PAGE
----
The Australian Baseball League has today announced it has decided to cancel the entirety of the 2021/22 ABL season in the wake of the growing challenges presented by the global pandemic.
The ABL, which was forced into delaying its November 18 start date to mid-December last month, has now provided an update to its plans and has made the decision to call off this season’s edition of the competition.
The choice to abandon the season entirely was made with the league’s long-term success and sustainability in mind, admitting COVID-19 was still going to be too much of a problem to navigate in the coming months.
Glenn Williams, Baseball Australia chief executive announced it would be difficult to hold and structure an ABL season in the current climate and sympathised with the whole baseball community.
“There is still too much uncertainty around Australia’s ongoing COVID restrictions for us to be able to operate a successful ABL season,” Williams said.
“We know how much the ABL means to our fans, players, coaches, officials and the wider baseball community and we exhausted all options to try and find a way to conduct a sustainable season, but we couldn’t find a way through.
“This is understandably disappointing, but we are confident this is the right decision and in the best long-term interests of the ABL and its teams.”
Instead, the ABL and Baseball Australia reinforce the notion that they remain committed to delivering a 2022/23 season, marketing it as ‘its biggest season yet’.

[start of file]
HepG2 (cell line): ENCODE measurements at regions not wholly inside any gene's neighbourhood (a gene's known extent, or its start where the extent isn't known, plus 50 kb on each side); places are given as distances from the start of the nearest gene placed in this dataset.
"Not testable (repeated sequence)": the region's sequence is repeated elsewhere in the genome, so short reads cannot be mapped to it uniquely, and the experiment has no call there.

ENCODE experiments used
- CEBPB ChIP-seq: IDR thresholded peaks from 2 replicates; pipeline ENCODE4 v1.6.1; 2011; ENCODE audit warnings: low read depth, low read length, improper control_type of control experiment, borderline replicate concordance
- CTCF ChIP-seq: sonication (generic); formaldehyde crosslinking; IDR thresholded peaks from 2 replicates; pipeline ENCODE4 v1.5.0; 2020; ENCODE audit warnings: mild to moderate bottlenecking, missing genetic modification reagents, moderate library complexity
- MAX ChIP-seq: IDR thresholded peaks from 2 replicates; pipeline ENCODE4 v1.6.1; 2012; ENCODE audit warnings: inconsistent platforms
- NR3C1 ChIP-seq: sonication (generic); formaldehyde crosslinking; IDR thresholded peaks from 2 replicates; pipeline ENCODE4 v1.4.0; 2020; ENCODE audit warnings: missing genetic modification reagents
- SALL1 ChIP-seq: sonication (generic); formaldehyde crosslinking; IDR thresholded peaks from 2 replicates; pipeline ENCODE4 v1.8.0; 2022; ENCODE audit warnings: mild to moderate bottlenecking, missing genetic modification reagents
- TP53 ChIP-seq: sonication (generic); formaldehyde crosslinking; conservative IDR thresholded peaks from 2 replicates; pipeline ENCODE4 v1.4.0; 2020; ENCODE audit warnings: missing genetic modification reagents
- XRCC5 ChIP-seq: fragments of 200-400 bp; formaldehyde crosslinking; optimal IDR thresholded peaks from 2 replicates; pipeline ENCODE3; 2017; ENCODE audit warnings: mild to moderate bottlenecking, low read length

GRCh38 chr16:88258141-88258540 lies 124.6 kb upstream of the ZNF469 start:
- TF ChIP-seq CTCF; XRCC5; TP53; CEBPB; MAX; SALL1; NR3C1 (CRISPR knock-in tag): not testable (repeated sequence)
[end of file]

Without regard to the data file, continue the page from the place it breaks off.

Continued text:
“Our goal over the coming years is to build a thriving and sustainable ABL to ensure it regains a strong position in the Australian sporting landscape and remains as one of the best baseball leagues in the world. For this to happen we need financially strong teams,” Williams said.
“We thank everyone for their continued support during what have been challenging times for all sports, including baseball, and we are determined to rebound bigger and better in 2022.”
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While organisations would be disappointed with the news, the fallout appears to be mixed in terms of agreement and frustration, based on individual responses to the resolution of the 2021/22 season ceasing before it’s begun.
The Melbourne Aces, the league’s defending champions after winning back-to-back Claxton Shields provided a short insight into the talks behind the scenes with the league and other organisations. Despite the irritation, they remained optimistic about what lies ahead for the league and organisation’s future, citing ‘huge surprises’ ahead of next season.
“It is extremely disappointing that the 2021/22 season will not proceed. The ABL worked tirelessly and produced two schedules that were in our opinion workable,” Aces owner Brett Ralph said.
“Both of these schedules required the participation of the Brisbane Bandits in order that Perth Heat and Adelaide Giants had opponents to play whilst waiting for further easing of border restrictions.
“With Brisbane’s decision to withdraw from the competition following the failure to achieve the rule changes they demanded, it became apparent that a workable schedule was not possible.
“The ABL is to be commended for resisting Brisbane’s attempts to blackmail the league into making rule changes that would have delivered a significant competitive advantage to the Bandits but were not in the best interests of all teams.